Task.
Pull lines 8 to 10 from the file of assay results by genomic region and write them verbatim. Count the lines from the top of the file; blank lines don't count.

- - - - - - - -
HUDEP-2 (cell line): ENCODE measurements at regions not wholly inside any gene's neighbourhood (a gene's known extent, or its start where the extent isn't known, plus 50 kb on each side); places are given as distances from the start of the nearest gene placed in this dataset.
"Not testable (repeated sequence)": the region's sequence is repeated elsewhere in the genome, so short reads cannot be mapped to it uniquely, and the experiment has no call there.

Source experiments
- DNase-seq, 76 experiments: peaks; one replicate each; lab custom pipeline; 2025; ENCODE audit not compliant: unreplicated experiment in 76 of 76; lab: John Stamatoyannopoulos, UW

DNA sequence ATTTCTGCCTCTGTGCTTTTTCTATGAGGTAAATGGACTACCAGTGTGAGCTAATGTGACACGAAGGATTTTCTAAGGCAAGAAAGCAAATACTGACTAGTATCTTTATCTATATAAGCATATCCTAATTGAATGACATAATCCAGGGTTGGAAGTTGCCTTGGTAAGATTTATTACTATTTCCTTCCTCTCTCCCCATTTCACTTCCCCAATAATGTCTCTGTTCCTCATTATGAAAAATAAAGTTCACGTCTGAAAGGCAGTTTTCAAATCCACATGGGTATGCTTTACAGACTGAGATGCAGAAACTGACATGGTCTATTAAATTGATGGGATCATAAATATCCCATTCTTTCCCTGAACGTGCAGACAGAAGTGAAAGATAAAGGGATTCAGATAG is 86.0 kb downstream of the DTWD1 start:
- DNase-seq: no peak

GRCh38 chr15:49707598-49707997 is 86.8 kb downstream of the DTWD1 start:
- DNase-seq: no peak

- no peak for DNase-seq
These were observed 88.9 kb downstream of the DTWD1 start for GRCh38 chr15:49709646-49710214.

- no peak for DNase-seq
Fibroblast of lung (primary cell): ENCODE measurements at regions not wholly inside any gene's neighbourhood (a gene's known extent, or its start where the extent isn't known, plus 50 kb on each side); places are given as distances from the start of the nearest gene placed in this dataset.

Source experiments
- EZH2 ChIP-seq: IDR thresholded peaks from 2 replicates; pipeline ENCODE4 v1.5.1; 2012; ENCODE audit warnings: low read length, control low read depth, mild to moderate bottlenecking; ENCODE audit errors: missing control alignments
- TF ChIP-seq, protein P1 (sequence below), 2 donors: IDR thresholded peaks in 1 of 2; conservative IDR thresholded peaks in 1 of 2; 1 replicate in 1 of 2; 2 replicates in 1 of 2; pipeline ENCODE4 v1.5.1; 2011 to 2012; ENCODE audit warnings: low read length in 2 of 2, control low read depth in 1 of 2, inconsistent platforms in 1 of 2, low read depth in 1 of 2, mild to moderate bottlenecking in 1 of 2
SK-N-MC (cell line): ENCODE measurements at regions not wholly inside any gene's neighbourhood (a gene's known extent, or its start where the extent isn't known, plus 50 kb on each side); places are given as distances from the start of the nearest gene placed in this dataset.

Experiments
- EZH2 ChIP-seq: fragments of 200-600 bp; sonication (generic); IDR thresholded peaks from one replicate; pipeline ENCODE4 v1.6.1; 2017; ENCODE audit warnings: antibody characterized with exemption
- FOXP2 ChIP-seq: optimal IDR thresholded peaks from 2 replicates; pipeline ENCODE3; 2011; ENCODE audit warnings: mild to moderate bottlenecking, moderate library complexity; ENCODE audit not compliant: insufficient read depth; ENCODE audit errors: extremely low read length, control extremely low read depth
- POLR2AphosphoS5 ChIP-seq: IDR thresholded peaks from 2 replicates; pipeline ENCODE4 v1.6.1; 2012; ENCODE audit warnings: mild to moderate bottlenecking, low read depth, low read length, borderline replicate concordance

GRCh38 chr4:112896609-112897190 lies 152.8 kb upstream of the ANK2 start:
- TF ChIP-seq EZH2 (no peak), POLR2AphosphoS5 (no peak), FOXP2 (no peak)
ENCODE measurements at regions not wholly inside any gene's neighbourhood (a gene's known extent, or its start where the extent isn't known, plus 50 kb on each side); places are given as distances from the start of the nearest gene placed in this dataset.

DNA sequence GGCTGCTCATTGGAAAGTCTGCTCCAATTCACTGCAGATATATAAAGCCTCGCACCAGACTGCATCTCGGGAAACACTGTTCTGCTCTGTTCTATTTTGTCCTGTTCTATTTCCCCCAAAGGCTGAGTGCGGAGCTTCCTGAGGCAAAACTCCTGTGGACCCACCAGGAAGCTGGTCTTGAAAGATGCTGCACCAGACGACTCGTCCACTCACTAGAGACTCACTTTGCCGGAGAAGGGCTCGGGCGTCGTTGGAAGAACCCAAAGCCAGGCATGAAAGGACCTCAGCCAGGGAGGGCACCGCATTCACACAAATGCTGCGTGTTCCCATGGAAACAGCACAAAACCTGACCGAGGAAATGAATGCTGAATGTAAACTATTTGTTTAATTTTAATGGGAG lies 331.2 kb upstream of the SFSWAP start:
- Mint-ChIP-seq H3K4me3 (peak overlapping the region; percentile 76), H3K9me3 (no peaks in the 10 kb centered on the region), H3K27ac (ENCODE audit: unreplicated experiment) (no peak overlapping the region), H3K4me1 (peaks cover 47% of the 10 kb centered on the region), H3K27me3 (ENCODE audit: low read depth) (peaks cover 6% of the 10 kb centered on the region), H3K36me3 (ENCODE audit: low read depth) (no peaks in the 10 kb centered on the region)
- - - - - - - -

- DNase-seq: no peak

- no peak for DNase-seq
These were observed 88.9 kb downstream of the DTWD1 start for GRCh38 chr15:49709646-49710214.